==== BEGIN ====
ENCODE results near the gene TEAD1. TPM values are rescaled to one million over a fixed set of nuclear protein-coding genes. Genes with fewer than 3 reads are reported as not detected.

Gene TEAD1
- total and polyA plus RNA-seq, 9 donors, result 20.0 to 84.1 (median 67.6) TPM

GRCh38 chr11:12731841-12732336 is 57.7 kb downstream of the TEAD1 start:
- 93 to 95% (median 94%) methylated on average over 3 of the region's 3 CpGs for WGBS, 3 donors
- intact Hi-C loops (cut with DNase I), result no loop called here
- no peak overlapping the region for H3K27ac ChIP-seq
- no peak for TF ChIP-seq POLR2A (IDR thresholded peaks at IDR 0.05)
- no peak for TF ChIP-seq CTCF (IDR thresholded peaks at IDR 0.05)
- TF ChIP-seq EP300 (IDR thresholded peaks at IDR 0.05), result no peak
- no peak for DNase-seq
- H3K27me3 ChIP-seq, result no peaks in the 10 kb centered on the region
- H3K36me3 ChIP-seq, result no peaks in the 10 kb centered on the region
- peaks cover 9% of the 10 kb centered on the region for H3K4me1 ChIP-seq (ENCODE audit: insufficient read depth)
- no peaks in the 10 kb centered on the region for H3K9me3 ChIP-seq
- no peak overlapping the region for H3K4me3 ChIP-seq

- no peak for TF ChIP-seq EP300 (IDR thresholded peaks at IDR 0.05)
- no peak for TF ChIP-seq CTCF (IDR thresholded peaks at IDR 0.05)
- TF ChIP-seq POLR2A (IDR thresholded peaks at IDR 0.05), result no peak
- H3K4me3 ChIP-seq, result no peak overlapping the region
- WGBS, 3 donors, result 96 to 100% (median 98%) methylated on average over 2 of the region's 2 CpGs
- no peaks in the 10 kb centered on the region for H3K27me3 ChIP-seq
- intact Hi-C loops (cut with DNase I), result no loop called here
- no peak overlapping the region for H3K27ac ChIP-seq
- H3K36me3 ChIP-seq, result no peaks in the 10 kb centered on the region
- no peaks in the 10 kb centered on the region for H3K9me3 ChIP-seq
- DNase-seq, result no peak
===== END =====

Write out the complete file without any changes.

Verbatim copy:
ENCODE results near the gene TEAD1. TPM values are rescaled to one million over a fixed set of nuclear protein-coding genes. Genes with fewer than 3 reads are reported as not detected.

Gene TEAD1
- total and polyA plus RNA-seq, 9 donors, result 20.0 to 84.1 (median 67.6) TPM

GRCh38 chr11:12731841-12732336 is 57.7 kb downstream of the TEAD1 start:
- 93 to 95% (median 94%) methylated on average over 3 of the region's 3 CpGs for WGBS, 3 donors
- intact Hi-C loops (cut with DNase I), result no loop called here
- no peak overlapping the region for H3K27ac ChIP-seq
- no peak for TF ChIP-seq POLR2A (IDR thresholded peaks at IDR 0.05)
- no peak for TF ChIP-seq CTCF (IDR thresholded peaks at IDR 0.05)
- TF ChIP-seq EP300 (IDR thresholded peaks at IDR 0.05), result no peak
- no peak for DNase-seq
- H3K27me3 ChIP-seq, result no peaks in the 10 kb centered on the region
- H3K36me3 ChIP-seq, result no peaks in the 10 kb centered on the region
- peaks cover 9% of the 10 kb centered on the region for H3K4me1 ChIP-seq (ENCODE audit: insufficient read depth)
- no peaks in the 10 kb centered on the region for H3K9me3 ChIP-seq
- no peak overlapping the region for H3K4me3 ChIP-seq

- no peak for TF ChIP-seq EP300 (IDR thresholded peaks at IDR 0.05)
- no peak for TF ChIP-seq CTCF (IDR thresholded peaks at IDR 0.05)
- TF ChIP-seq POLR2A (IDR thresholded peaks at IDR 0.05), result no peak
- H3K4me3 ChIP-seq, result no peak overlapping the region
- WGBS, 3 donors, result 96 to 100% (median 98%) methylated on average over 2 of the region's 2 CpGs
- no peaks in the 10 kb centered on the region for H3K27me3 ChIP-seq
- intact Hi-C loops (cut with DNase I), result no loop called here
- no peak overlapping the region for H3K27ac ChIP-seq
- H3K36me3 ChIP-seq, result no peaks in the 10 kb centered on the region
- no peaks in the 10 kb centered on the region for H3K9me3 ChIP-seq
- DNase-seq, result no peak